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Proceedings Paper

Stable electroosmotically driven actuators
Author(s): Deepa Sritharan; Mylene Motsebo; Julia Tumbic; Elisabeth Smela
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Paper Abstract

We have previously presented “nastic” actuators based on electroosmotic (EO) pumping of fluid in microchannels using high electric fields for potential application in soft robotics. In this work we address two challenges facing this technology: applying EO to meso-scale devices and the stability of the pumping fluid. The hydraulic pressure achieved by EO increases with as 1/d2, where d is the depth of the microchannel, but the flow rate (which determines the stroke and the speed) is proportional to nd, where n is the number of channels. Therefore to get high force and high stroke the device requires a large number of narrow channels, which is not readily achievable using standard microfabrication techniques. Furthermore, for soft robotics the structure must be soft. In this work we present a method of fabricating a three-dimensional porous elastomer to serve as the array of channels based on a sacrificial sugar scaffold. We demonstrate the concept by fabricating small pumps. The flexible devices were made from polydimethylsiloxane (PDMS) and comprise the 3D porous elastomer flanked on either side by reservoirs containing electrodes. The second issue addressed here involves the pumping fluid. Typically, water is used for EO, but water undergoes electrolysis even at low voltages. Since EO takes place at kV, these systems must be open to release the gases. We have recently reported that propylene carbonate (PC) is pumped at a comparable rate as water and is also stable for over 30 min at 8 kV. Here we show that PC is, however, degraded by moisture, so future EO systems must prevent water from reaching the PC.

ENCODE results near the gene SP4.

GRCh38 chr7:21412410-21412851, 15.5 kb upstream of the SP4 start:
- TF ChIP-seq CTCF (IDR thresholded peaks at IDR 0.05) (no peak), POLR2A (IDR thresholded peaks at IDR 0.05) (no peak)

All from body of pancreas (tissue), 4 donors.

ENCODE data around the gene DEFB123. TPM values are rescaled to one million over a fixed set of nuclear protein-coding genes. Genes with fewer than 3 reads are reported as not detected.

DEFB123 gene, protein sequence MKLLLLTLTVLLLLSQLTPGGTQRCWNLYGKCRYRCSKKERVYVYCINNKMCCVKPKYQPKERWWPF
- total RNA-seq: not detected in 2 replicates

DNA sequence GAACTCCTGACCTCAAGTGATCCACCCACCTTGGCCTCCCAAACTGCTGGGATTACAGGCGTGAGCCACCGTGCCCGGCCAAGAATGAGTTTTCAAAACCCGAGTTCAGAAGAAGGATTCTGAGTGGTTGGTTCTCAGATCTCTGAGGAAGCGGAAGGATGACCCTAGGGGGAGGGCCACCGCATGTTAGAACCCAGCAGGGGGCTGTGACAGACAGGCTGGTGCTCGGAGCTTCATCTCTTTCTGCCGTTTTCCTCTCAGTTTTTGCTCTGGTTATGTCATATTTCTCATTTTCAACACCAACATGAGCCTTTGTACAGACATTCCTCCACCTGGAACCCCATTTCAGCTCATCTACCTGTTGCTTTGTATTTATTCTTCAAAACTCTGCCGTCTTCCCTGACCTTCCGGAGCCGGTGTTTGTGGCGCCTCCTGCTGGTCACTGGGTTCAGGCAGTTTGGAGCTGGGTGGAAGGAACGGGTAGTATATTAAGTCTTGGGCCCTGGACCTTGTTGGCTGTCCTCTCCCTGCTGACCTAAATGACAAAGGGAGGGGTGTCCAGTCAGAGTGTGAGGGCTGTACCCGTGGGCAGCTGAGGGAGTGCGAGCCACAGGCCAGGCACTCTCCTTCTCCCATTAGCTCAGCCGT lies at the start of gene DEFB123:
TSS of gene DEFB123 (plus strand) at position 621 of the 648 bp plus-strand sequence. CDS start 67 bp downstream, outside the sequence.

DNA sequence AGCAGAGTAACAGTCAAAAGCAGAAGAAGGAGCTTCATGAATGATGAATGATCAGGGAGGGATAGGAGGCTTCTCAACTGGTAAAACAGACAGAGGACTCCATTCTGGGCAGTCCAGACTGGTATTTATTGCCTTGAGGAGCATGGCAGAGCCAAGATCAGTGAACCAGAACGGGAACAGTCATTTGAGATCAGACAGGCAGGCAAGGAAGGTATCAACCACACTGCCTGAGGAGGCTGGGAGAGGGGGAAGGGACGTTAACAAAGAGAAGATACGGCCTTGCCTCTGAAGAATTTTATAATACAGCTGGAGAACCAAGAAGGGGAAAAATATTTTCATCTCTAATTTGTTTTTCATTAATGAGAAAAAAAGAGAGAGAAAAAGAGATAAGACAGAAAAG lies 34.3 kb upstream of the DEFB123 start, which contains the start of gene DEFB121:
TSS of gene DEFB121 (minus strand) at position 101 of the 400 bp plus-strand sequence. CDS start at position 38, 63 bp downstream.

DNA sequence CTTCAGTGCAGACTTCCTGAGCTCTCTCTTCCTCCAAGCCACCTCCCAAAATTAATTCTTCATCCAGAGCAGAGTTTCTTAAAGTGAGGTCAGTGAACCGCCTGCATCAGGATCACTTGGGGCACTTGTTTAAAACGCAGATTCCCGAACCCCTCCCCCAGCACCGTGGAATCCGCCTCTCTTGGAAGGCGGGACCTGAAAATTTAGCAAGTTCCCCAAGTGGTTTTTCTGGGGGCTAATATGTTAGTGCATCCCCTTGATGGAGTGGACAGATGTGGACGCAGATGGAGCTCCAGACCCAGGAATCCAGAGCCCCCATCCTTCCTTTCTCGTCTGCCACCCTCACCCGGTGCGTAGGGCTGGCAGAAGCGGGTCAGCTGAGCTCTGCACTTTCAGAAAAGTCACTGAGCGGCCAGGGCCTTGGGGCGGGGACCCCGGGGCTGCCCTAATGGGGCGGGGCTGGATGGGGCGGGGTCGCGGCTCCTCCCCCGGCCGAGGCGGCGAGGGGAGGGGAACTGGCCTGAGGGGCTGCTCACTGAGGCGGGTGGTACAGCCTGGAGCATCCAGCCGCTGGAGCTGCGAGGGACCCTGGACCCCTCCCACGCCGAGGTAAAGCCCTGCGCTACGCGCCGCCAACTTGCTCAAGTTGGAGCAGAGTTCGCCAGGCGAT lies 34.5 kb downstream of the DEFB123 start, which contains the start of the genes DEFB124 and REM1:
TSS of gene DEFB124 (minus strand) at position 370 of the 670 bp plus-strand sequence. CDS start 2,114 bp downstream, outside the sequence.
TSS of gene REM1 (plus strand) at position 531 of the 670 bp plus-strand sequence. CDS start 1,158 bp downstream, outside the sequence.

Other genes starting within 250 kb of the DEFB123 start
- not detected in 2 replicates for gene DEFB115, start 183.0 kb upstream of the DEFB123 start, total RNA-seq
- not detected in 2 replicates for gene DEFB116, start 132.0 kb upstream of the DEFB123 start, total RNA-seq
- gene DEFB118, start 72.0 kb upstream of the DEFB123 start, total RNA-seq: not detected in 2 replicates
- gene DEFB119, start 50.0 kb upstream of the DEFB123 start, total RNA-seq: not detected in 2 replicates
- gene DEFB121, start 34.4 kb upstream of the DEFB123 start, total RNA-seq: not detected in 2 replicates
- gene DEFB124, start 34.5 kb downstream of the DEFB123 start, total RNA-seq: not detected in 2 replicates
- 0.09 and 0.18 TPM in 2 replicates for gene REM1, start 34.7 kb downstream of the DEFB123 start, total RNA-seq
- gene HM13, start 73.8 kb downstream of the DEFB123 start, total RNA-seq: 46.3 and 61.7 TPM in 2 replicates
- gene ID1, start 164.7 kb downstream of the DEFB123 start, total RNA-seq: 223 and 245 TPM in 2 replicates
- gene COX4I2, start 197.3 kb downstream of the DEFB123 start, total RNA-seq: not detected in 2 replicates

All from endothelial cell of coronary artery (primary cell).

Paper Details

Date Published: 9 April 2013
PDF: 12 pages
Proc. SPIE 8687, Electroactive Polymer Actuators and Devices (EAPAD) 2013, 86872C (9 April 2013); doi: 10.1117/12.2009048
Show Author Affiliations
Deepa Sritharan, Univ. of Maryland, College Park (United States)
Mylene Motsebo, Univ. of Maryland, College Park (United States)
Julia Tumbic, Univ. of Maryland, College Park (United States)
Elisabeth Smela, Univ. of Maryland, College Park (United States)


Published in SPIE Proceedings Vol. 8687:
Electroactive Polymer Actuators and Devices (EAPAD) 2013
Yoseph Bar-Cohen, Editor(s)

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